Did you know that the North American bison (aka American buffalo) was once an immigrant? Its ancestors migrated from Asia. But when? We recovered and dated new fossils and extracted their ancient DNA to find out.

We analyzed ancient DNA from the two oldest bison fossils known in North America: a foot bone about 130,000 years old that we found in northern Canada and an arm bone about 120,000 years old from Colorado. We also analyzed younger bison fossils from Alaska and northern Canada. We compared their DNA, which showed they were closely related and had a common ancestor. This meant that we could use their DNA to reveal the evolutionary history of bison in North America.

Our study suggests that the first bison arrived in North America 195 – 135 thousand years ago over a land bridge between Asia and Alaska. They quickly spread and evolved (changed) into different forms to adapt to their new environments. Their invasion was so successful that they became the dominant mammal herbivore in North America and even changed entire ecosystems. Millions of these large, powerful mammals lived in many parts of North America until their near extinction in the late 1800s.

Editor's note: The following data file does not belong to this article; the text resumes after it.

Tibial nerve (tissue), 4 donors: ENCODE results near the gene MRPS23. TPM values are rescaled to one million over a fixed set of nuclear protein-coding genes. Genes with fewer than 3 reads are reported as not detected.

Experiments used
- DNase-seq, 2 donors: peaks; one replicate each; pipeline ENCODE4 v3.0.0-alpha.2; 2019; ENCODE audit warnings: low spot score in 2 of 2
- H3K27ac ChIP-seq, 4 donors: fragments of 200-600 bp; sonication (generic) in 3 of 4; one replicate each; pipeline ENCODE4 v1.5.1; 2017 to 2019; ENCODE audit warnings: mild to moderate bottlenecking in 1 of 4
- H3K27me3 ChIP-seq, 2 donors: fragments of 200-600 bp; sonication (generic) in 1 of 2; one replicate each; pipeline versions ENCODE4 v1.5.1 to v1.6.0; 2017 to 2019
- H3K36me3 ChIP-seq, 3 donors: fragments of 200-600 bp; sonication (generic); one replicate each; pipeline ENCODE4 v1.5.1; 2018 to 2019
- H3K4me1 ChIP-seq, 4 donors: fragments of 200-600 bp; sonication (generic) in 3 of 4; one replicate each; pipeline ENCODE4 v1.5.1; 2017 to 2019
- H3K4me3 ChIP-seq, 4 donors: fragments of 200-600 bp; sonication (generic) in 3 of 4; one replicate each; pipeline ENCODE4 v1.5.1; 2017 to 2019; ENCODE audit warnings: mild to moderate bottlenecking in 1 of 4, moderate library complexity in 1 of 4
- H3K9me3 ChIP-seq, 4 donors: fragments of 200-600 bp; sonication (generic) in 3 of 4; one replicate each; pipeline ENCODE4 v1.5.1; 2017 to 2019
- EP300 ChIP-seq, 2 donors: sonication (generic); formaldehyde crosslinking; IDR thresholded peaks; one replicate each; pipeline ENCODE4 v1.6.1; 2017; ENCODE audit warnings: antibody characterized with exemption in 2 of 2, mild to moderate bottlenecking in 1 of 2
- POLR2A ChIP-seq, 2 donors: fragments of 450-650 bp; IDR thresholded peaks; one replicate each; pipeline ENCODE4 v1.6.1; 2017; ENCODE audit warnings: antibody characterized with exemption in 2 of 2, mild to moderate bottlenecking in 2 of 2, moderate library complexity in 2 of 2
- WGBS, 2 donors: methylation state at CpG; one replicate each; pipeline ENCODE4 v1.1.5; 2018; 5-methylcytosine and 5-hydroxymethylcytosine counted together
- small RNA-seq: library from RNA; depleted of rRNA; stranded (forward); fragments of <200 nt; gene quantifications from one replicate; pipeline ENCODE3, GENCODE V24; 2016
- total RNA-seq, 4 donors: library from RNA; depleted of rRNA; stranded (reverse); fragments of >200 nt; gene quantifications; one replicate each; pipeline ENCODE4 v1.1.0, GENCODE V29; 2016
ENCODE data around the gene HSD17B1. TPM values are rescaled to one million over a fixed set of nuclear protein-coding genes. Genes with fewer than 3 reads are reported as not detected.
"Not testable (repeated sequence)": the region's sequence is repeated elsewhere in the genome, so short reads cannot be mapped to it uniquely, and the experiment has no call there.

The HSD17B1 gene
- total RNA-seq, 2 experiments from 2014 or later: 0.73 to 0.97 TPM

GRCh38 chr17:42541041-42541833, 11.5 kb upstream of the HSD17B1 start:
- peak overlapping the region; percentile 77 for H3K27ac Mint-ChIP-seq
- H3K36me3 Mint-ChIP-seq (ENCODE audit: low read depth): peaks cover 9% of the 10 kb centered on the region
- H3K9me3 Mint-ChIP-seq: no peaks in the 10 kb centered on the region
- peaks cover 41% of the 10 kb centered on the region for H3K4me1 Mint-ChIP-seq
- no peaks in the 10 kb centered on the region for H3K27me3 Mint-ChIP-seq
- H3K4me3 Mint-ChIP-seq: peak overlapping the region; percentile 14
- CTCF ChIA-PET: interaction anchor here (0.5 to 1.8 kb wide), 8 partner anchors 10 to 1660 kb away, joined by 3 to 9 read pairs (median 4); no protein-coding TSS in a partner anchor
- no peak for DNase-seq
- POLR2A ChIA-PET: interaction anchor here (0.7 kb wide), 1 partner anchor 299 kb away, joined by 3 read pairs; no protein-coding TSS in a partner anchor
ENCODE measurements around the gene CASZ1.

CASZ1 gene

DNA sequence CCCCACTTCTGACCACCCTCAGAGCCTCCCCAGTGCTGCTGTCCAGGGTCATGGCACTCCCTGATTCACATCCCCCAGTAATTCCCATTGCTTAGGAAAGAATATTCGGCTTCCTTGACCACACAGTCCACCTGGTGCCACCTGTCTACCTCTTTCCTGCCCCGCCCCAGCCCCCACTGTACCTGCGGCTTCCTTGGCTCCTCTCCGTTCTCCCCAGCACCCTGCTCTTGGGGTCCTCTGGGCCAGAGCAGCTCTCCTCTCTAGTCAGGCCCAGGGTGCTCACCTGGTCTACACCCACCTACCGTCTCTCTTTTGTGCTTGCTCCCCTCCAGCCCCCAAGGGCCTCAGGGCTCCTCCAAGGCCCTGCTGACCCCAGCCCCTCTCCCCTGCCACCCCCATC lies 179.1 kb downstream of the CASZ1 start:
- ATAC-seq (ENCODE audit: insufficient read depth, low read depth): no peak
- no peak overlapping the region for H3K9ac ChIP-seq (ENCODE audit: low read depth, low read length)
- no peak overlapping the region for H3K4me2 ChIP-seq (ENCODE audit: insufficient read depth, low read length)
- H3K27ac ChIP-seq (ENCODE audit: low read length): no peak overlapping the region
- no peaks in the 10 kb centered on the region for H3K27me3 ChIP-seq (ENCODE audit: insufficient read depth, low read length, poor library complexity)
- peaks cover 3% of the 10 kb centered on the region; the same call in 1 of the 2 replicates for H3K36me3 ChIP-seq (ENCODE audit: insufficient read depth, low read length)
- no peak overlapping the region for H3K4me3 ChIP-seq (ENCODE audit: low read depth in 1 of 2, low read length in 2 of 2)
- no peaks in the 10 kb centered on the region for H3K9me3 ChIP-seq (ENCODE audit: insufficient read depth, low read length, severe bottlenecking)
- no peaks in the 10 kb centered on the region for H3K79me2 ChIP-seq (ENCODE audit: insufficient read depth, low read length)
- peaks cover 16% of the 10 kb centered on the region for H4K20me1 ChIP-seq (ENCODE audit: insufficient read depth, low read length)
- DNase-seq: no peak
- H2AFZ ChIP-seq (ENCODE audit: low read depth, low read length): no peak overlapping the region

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About this article

Summary of research
Paleontologists studied the oldest discovered bison fossils (bones) to determine when and how they arrived in North America.
Reading level
Scientific field
Key words
NGSS standards
AP Environmental science topics
IB Biology topics
Scientific methods
Type of figure
Location of research
Scientist Affiliation
Publication date
July 2017

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